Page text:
Pro: Free community college is crucial
State-funded two-year institution system needs to hold primacy within California
Published: Tuesday, May 22, 2012
Updated: Tuesday, May 22, 2012 17:05
California community college education is being transformed, leaving people with the inability to pay for education in the dust.
Everyone deserves the opportunity to learn, even if he or she doesn’t have the proper pocketbook for that education.
According to the 1960 Master Plan for Higher Education in California, education “shall be tuition-free to all residents.” This was based on the idea that public education should be free and available to all students just like with the K-12 system.
Sadly, at a meeting in San Francisco on Dec. 10, 1982, the Board of Governors voted for the first time in state history to make students pay for courses at two-year colleges. If the same principles that were put into a free, state-funded K-12 system were put again into higher education, we could truly make education available to everyone.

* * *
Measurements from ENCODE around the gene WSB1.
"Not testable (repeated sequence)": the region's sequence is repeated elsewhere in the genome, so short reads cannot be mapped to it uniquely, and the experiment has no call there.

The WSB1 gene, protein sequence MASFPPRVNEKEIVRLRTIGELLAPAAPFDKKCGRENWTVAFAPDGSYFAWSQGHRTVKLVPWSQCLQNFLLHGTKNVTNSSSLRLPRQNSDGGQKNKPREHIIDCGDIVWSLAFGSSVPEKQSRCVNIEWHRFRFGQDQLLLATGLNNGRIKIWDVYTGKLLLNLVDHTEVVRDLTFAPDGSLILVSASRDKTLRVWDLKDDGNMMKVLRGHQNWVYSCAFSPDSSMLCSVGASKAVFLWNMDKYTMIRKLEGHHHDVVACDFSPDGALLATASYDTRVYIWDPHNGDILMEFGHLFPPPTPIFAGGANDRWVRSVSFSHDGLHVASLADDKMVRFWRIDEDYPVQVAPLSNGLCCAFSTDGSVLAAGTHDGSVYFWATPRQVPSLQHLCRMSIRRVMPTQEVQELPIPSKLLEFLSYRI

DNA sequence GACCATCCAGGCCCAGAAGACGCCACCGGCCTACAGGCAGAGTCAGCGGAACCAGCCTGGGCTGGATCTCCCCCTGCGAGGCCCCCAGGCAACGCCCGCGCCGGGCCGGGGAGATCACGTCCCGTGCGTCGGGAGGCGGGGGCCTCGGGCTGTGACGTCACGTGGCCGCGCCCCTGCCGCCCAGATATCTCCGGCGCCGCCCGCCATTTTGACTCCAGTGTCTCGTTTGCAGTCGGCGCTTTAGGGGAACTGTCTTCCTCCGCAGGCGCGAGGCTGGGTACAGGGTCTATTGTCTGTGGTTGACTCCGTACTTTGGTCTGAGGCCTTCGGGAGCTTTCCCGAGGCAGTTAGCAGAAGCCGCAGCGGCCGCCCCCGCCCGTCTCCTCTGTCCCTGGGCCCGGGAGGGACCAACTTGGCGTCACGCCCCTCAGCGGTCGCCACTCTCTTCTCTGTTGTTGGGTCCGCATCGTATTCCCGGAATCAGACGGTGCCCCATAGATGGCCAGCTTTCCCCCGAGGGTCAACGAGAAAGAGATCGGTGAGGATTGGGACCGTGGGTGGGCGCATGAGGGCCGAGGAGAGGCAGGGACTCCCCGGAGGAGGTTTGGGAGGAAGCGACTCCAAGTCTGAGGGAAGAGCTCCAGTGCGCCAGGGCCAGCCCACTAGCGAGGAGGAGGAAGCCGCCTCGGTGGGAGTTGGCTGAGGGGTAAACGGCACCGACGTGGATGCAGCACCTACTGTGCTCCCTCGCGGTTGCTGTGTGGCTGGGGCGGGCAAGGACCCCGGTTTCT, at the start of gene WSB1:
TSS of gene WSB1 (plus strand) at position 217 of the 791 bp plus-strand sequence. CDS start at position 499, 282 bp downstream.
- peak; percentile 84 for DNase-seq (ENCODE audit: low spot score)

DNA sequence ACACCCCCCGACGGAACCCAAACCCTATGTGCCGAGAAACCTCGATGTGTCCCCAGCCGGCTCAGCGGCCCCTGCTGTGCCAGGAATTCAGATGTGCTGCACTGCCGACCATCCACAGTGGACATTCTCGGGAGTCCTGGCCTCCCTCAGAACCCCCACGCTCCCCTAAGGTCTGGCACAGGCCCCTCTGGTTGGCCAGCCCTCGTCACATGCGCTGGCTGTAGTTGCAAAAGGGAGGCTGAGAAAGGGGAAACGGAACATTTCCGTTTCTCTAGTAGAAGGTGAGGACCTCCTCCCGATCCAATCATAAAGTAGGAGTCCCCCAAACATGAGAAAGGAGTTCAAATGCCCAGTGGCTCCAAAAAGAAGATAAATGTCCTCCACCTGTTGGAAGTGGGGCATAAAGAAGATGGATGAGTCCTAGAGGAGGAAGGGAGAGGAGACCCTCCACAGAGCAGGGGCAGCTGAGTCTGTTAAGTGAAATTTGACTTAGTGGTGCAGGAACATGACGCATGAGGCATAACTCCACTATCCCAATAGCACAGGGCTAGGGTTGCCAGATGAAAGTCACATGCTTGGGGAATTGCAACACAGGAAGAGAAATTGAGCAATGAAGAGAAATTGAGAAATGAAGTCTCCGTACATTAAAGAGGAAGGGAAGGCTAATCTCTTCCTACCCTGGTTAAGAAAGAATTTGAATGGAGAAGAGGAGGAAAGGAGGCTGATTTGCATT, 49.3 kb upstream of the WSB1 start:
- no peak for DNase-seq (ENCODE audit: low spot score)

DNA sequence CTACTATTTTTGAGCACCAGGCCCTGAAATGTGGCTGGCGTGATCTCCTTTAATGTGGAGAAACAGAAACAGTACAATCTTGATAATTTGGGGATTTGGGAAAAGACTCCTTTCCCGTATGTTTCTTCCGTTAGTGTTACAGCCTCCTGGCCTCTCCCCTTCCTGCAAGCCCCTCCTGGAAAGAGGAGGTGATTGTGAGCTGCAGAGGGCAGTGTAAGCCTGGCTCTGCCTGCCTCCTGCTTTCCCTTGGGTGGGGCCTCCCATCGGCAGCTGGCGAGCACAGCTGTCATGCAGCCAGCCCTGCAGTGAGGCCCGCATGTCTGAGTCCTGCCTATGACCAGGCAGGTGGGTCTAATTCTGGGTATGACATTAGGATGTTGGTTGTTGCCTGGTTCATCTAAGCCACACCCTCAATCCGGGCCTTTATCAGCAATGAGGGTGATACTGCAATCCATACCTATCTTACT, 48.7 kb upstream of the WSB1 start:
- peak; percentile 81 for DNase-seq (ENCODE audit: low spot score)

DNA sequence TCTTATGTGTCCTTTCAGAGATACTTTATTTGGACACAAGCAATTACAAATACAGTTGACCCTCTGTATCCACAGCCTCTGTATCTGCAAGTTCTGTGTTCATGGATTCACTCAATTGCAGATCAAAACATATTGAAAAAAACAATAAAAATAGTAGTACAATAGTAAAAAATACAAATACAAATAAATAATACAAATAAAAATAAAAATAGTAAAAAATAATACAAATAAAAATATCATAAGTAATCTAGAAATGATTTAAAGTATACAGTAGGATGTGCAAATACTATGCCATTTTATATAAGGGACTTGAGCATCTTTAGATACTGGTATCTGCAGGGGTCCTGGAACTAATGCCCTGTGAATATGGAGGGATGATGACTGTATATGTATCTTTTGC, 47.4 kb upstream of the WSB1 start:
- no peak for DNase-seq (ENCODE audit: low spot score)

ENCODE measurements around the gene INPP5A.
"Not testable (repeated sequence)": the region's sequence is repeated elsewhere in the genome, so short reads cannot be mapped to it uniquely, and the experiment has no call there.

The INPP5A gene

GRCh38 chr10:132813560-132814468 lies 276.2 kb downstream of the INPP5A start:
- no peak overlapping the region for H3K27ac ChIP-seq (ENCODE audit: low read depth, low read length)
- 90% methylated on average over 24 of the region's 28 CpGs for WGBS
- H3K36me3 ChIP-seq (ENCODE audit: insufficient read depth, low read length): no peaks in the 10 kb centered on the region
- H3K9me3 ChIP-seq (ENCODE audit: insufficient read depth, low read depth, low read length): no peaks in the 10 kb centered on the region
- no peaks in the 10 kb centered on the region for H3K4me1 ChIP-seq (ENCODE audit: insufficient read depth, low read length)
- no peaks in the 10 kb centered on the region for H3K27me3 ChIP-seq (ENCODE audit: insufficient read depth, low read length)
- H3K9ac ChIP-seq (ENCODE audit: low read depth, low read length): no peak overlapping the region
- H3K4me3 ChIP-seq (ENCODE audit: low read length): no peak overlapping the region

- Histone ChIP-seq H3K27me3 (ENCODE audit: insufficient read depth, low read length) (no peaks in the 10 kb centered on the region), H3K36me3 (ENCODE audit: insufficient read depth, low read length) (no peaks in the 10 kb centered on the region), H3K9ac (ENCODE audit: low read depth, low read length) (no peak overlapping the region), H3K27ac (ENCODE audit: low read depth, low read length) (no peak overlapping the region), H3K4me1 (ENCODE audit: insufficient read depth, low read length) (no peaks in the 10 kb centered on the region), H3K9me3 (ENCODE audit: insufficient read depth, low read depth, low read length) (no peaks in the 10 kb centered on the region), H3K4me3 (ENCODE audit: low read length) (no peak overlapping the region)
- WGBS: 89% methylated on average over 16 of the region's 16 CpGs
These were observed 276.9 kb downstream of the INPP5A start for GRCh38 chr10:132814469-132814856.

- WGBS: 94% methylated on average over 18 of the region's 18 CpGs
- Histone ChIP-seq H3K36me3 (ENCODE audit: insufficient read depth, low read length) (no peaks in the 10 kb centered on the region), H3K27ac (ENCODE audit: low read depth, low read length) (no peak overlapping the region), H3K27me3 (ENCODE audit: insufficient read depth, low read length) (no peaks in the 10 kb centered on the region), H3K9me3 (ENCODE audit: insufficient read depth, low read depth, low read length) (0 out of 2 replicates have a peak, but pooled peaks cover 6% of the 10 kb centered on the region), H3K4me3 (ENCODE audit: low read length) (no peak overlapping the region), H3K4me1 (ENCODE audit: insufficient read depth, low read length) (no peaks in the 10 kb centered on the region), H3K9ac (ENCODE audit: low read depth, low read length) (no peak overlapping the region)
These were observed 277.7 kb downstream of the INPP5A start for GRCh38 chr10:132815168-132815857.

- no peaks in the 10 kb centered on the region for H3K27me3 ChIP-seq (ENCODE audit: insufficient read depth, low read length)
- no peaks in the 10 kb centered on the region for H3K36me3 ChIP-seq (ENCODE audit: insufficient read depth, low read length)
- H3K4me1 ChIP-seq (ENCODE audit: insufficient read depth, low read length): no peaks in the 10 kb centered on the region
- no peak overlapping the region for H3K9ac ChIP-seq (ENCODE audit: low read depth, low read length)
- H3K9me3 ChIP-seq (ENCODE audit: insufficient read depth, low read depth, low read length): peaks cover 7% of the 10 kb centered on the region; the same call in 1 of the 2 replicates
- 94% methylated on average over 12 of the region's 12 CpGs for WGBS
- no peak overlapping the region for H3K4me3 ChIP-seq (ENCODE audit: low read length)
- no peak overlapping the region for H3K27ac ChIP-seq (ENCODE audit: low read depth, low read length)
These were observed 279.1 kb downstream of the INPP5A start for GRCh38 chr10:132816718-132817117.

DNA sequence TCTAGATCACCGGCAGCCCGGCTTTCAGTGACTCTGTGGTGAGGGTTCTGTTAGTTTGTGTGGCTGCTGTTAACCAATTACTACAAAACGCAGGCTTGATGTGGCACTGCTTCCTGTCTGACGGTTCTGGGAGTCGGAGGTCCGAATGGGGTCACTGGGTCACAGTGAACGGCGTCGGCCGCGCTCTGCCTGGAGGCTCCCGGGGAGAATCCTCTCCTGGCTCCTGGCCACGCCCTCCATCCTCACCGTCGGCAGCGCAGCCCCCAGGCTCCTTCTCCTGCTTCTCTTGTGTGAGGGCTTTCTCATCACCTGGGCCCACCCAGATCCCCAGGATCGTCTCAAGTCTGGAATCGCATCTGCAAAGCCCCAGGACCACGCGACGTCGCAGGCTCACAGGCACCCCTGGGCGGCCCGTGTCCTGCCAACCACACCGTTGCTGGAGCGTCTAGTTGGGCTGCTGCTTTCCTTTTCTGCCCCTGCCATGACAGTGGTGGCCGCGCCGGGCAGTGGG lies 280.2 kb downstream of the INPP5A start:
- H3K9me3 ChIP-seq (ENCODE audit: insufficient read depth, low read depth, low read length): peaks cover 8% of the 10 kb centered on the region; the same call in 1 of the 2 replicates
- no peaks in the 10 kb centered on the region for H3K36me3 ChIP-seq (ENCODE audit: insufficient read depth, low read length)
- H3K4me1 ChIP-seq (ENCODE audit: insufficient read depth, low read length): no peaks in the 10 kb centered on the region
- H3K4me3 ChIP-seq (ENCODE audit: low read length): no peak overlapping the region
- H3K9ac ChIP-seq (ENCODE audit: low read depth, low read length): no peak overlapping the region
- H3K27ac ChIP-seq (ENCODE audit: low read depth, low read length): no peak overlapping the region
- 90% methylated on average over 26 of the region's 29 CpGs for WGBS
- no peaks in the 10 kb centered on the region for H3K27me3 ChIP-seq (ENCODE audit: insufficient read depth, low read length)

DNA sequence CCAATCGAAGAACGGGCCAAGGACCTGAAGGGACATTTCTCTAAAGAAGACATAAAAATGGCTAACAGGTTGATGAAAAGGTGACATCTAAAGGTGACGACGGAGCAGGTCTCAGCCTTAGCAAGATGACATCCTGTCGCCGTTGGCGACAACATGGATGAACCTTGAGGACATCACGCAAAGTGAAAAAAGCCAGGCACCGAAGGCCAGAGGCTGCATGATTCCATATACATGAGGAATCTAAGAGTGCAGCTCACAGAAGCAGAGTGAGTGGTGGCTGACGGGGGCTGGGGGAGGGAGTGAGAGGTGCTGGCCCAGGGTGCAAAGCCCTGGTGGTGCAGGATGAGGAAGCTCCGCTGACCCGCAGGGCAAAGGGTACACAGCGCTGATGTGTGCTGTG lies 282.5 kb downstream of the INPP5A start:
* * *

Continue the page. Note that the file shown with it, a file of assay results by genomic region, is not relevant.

Author Jeffrey Sachs argues in his book “The Price of Civilization” that the cost of making all public higher education free in America would be between $15 to $30 billion. While this may sound like a large amount of cash, it could actually save money in the long run.
First of all, the California government spends billions of dollars on for-profit schools and other colleges and universities that have low graduation rates. What is going on in California is that as students get priced out of the University of California, they drop out or go to community colleges.
The current educational system needs to be changed to make education available to everyone. According to National Center for Education statistics, only 30 percent of Americans who start college end up graduating. This represents a huge waste of time and money.
If students did not have to work while in school, the graduation rate would improve dramatically. It seems the biggest reason why students drop out of college is that they cannot afford the extremely high cost of tuition.
Although the U.S. has a free K-12 public education system, its failure to fund higher education means that America’s economy is unable to compete with other developed nations that have free universities.
By removing the need for students to go into debt, the government would allow graduates to be more productive and have more money to spend, which in turn would act as a stimulus for the economy.
While few people would reject the idea of a free K-12 education, it is now time to make college available to everyone by making it free, once again, in California.